Sheila Jones is founding member of Les Amis du Ruisseau de la Brasserie (2012), a community organization started by friends and neighbours in a historic neighbourhood of Gatineau, called “Le Village d’Argentine”. The area was developed by wealthy American industrialists in the late 19th and early 20th centuries. The ruisseau de la Brasserie, also known as Brewery Creek, is a 4 km long arm of the Ottawa River that forms the island of Hull beginning at Parc des Portageurs and re-entering the river beside Jacques Cartier Park.
Originally from Toronto, Sheila is a nurse and worked in Montreal before moving to the Ottawa area in 1973 where she later met her husband, John. Both were very interested in being close to the river and Gatineau Park, with hobbies such as paddling, fishing and walking their dogs. They moved they moved to this heritage-rich neighbourhood of Gatineau in 1999. The history of the area greatly interested Sheila which motivated her to join l’Association du Patrimoine du Ruisseau de la Brasserie, of which she was the president for 3 years. It was during this time that Sheila’s concern for Brewery Creek matured.
So much more than “just” a creek
Sheila loves the idea that the ruisseau de la Brasserie provides many “intangible” benefits. Her own mother inspired her to help make it an accessible natural area in an urban environment, especially for those who don’t get around easily. Her mom, who lived with her and John for about 5 years, had Alzheimers in her last years and found “true joy walking the dogs along this waterway.” Also inspired by fond memories of water activities she grew up with in the Kawarthas in southern Ontario, she wants to see this urban waterway “regain some of the traditional activities once it is cleaned up and the shorelines are made more user-friendly.” For example, up until 2011, there used to be a fishing derby along the creek run by the Ministère des ressources naturelles, and it was very popular. More importantly, the ruisseau served as a portage around the Chaudière Falls for centuries, first for the Algonquins and later for settlers. Restoring it as a canoe and portage route is a priority for Les Amis du Ruisseau de la Brasserie.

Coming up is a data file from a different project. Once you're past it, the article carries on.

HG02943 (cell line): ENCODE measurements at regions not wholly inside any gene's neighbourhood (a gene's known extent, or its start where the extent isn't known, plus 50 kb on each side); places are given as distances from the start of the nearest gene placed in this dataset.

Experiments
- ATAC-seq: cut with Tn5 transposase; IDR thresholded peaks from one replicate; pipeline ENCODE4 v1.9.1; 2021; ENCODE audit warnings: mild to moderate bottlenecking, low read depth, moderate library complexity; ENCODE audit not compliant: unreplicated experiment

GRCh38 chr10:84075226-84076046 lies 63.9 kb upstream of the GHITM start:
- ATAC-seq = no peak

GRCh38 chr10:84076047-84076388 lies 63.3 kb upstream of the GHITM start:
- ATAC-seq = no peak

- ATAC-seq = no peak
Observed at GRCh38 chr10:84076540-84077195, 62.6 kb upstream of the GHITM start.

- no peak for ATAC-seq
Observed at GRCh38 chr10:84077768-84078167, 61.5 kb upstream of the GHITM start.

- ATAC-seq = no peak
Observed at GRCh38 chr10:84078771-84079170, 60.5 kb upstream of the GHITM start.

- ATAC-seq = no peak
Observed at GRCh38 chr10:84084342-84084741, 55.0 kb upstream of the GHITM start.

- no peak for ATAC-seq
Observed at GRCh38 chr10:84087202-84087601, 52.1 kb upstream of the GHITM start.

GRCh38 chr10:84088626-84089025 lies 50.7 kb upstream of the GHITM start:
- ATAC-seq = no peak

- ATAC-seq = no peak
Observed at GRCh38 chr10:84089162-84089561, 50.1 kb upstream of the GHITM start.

Les Amis du Ruisseau de la Brasserie
In 2012, Les Amis du Ruisseau de la Brasserie was formed. and began their stewardship efforts on the creek by organizing a cleanup activity for Ruisseau de la Brasserie,. Sheila coordinated with several community associations and businesses to organize a cleanup in May 2012. Wanting to keep the momentum going, Les Amis met later that year to come up with an action plan to focus attention on several issues including 1) , the mistreatment and neglect of the creek, 2) the creek’s health, and 3) the limited public understanding of the creek’s natural and recreational values.
Since 2012, Les Amis du Ruisseau de la Brasserie has become the leading citizen voice for the creek while organizing public outreach events that educate the community about the creek’s rich history, its health, and biodiversity. That year, they organized a talk at l’Arche Agapé with presentations related to the past, present and future of Brewery Creek by historian and archivist Michel Prévost, the president of le Club des Ornithologues de l’Outaoauis Gerard Desjardins and Alexandre Brett of Ottawa Riverkeeper.
That same year, Les Amis also collaborated with us to organize a BioBlitz on the creek, that allowed the community into the creek to learn about the diversity of plants and animals that live there. Sheila found it was a wonderful activity to help the community “discover what or who was in our backyards.” Les Amis also organizes yearly cleanups and in 2014 undertook a shoreline planting project on the creek. Each year, Les Amis activities are highlighted at a community information night, which is held in the fall. Already, efforts to draw attention to the creek have resulted in making its restoration a priority for the municipal council of Gatineau.
Les Amis and Ottawa Riverkeeper’s Riverwatch Network
In 2013, Les Amis joined Ottawa Riverkeeper’s network of riverwatchers as ORK’s official stewards for the creek. As part of the partnership, ORK’s staff scientist Meaghan Murphy developed a water quality testing program for the creek and trained Sheila and her husband on how to collect water samples during the summer season. The program has monitored water quality on the creek for the past two years and has highlighted the impact of the city’s combined sewers on poor water quality in some sections of the creek . Additionally, as part of the partnership ORK and Les Amis have coorganized numerous community events including a BioBlitz and two community meetings.